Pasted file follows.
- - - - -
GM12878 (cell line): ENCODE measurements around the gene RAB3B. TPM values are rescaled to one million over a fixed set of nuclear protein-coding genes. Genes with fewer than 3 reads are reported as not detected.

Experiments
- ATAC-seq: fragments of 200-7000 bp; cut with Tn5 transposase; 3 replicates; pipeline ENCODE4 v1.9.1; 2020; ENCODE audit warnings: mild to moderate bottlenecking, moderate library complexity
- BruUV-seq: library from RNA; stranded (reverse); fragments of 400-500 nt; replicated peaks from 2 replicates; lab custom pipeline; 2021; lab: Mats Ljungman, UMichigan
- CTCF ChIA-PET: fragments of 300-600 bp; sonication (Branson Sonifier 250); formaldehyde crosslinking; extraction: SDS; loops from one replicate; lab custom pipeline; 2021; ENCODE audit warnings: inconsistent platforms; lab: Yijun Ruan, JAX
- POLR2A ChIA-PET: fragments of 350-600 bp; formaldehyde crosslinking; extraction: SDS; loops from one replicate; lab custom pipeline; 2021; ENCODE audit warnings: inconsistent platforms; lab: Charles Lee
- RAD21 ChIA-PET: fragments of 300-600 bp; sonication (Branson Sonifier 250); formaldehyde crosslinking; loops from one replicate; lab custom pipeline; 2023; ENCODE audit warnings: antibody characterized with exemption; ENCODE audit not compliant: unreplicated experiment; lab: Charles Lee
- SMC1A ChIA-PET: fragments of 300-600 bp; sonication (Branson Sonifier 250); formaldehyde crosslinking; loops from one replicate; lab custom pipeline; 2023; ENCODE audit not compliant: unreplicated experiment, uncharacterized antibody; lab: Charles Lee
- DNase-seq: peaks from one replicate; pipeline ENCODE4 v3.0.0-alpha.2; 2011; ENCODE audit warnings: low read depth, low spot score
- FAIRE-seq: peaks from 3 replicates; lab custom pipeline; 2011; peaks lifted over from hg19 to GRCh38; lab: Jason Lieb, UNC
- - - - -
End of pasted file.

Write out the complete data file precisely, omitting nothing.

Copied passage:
GM12878 (cell line): ENCODE measurements around the gene RAB3B. TPM values are rescaled to one million over a fixed set of nuclear protein-coding genes. Genes with fewer than 3 reads are reported as not detected.

Experiments
- ATAC-seq: fragments of 200-7000 bp; cut with Tn5 transposase; 3 replicates; pipeline ENCODE4 v1.9.1; 2020; ENCODE audit warnings: mild to moderate bottlenecking, moderate library complexity
- BruUV-seq: library from RNA; stranded (reverse); fragments of 400-500 nt; replicated peaks from 2 replicates; lab custom pipeline; 2021; lab: Mats Ljungman, UMichigan
- CTCF ChIA-PET: fragments of 300-600 bp; sonication (Branson Sonifier 250); formaldehyde crosslinking; extraction: SDS; loops from one replicate; lab custom pipeline; 2021; ENCODE audit warnings: inconsistent platforms; lab: Yijun Ruan, JAX
- POLR2A ChIA-PET: fragments of 350-600 bp; formaldehyde crosslinking; extraction: SDS; loops from one replicate; lab custom pipeline; 2021; ENCODE audit warnings: inconsistent platforms; lab: Charles Lee
- RAD21 ChIA-PET: fragments of 300-600 bp; sonication (Branson Sonifier 250); formaldehyde crosslinking; loops from one replicate; lab custom pipeline; 2023; ENCODE audit warnings: antibody characterized with exemption; ENCODE audit not compliant: unreplicated experiment; lab: Charles Lee
- SMC1A ChIA-PET: fragments of 300-600 bp; sonication (Branson Sonifier 250); formaldehyde crosslinking; loops from one replicate; lab custom pipeline; 2023; ENCODE audit not compliant: unreplicated experiment, uncharacterized antibody; lab: Charles Lee
- DNase-seq: peaks from one replicate; pipeline ENCODE4 v3.0.0-alpha.2; 2011; ENCODE audit warnings: low read depth, low spot score
- FAIRE-seq: peaks from 3 replicates; lab custom pipeline; 2011; peaks lifted over from hg19 to GRCh38; lab: Jason Lieb, UNC